It is tempting to peg Anni Rossi and her work on the Afton EP as "anti-folk." Rossi fits all the critera: She sings funny, her songs tease conventional pop structures, and the image Rossi herself presents is a precious one, indeed.
But that’s too basic. It suggests that Rossi woke up one morning and decided that she wanted to play her viola a certain way, sing a certain way, and in general be a certain way to fit a certain mold. Listening to Afton, it seems there is no other way that Rossi could sing, or play her viola, or be precious.
The best part of Rossi’s music is the way she lets the cracks show. On every track on Afton, Rossi’s voice squeaks and becomes all sorts of breathy, but these apparent weaknesses just distinguish her music further — including from other artists with unconventional voices. Even her simple combination of viola and foot-tapping on many tracks seems brave, as if she’s decided to come at music with just enough things to fit in a suitcase.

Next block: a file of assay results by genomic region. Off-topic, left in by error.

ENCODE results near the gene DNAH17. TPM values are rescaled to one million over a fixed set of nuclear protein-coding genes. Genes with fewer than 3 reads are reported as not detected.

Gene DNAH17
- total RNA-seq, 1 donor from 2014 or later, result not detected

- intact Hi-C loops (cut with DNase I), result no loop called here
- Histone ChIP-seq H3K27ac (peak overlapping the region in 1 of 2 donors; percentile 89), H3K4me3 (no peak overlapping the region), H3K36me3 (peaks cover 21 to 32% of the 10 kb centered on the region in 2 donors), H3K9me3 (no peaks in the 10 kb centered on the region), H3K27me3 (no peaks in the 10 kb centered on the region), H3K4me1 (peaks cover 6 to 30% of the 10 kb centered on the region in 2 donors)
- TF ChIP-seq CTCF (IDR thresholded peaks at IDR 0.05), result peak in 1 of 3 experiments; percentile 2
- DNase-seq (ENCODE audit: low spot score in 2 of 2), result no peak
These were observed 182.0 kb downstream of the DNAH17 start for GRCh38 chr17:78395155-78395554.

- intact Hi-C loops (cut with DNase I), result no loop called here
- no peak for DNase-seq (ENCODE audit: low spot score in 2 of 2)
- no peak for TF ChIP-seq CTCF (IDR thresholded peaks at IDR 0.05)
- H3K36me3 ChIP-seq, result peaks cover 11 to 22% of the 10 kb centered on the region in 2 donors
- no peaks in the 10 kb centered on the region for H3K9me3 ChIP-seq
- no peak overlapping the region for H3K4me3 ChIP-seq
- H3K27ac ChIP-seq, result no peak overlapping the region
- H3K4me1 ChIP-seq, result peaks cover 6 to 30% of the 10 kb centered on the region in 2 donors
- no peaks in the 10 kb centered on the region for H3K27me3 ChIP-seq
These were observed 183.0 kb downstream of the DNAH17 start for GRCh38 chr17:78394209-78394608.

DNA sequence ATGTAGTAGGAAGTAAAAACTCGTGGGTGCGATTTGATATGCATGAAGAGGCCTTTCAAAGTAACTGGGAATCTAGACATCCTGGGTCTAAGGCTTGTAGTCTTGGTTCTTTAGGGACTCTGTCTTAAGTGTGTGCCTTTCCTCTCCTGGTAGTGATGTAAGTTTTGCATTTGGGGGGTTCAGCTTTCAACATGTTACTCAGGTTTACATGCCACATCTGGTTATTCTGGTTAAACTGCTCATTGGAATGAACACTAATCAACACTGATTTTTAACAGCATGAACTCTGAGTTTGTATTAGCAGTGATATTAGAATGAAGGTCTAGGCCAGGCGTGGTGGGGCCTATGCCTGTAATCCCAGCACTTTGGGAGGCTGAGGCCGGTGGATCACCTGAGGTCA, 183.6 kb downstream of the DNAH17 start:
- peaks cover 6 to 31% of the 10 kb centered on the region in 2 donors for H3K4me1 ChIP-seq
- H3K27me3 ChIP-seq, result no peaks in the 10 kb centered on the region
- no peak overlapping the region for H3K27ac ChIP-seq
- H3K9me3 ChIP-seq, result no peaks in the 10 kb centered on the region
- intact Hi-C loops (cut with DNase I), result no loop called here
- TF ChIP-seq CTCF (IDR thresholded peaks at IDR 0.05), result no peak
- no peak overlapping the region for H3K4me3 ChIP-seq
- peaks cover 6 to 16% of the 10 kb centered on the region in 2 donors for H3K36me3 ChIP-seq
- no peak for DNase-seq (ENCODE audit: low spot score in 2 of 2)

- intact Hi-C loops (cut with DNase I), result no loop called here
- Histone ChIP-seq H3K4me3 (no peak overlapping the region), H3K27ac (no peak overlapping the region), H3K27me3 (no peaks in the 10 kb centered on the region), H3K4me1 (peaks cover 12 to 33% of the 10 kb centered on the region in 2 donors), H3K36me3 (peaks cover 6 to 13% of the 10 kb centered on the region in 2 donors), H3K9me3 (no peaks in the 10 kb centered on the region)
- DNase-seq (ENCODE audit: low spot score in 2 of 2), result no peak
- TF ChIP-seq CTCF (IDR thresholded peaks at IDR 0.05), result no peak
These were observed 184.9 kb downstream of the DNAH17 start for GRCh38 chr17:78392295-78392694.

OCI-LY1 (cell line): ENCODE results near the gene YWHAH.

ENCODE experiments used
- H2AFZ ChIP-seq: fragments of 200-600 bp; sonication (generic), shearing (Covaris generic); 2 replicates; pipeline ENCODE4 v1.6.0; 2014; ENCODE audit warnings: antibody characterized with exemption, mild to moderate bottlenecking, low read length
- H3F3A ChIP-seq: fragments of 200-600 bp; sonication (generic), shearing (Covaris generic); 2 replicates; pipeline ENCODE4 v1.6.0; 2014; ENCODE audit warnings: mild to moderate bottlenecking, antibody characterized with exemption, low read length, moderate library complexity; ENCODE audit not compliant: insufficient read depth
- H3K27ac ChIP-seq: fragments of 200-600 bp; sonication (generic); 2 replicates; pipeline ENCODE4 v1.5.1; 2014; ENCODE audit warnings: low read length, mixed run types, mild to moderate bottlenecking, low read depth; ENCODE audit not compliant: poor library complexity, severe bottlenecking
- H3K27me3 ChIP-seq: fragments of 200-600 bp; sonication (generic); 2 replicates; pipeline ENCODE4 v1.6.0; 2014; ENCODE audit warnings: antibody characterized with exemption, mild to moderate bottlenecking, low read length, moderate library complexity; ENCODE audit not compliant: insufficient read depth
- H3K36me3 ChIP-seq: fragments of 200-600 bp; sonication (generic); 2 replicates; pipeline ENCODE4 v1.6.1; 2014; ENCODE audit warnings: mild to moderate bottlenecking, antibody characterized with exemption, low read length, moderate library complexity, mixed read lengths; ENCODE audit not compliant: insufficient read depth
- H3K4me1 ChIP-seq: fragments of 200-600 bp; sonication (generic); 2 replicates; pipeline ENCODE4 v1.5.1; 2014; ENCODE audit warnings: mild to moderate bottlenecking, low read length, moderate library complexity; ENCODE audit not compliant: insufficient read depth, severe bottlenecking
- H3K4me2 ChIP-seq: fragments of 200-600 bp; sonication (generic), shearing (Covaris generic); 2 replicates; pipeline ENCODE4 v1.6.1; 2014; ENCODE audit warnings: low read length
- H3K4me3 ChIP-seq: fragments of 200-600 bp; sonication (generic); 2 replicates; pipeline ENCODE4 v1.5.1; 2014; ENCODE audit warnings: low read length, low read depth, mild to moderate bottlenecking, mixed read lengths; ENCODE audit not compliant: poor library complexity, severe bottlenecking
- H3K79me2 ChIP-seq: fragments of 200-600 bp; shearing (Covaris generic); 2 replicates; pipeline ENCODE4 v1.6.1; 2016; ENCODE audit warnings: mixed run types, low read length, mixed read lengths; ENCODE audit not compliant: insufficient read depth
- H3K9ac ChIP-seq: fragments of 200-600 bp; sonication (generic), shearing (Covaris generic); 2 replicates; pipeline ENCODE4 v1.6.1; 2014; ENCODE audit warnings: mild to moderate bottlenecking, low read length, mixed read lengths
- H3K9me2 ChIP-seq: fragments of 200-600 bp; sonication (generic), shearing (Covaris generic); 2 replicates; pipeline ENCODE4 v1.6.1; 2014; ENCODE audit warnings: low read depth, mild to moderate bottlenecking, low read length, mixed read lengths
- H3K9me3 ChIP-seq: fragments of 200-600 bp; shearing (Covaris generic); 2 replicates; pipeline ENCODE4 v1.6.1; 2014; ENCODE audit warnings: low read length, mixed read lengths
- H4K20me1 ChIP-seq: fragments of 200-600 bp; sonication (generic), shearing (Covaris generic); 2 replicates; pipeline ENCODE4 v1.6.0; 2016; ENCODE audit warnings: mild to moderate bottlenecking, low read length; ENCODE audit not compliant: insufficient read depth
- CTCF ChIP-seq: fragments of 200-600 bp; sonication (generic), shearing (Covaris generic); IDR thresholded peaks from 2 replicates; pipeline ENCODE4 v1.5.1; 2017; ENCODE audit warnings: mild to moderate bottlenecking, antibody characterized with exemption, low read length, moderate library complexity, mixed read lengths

Oddly enough, all of this indviduality doesn’t really translate to conviction for Rossi’s music. It might be that the six songs on the EP don’t really seem cohesive. Not that every album has to have some great theme, but when every song has the same odd feeling, it can make the whole work plod along. At some point Rossi’s charming idiosyncrasies become repetitive — her barebones instrumentation, her zany lyrics (such as "To be a beekeeper in the Himalayas/ You’d sting me in the knee/ And make em weak like paper").
Rossi’s music doesn’t offer some great payoff, but the nice thing is that it suggests that we should keep listening because there will be one down the line. If we give her some time alone with her viola and shoes, Rossi could turn out the kind of work that makes us really fall hard.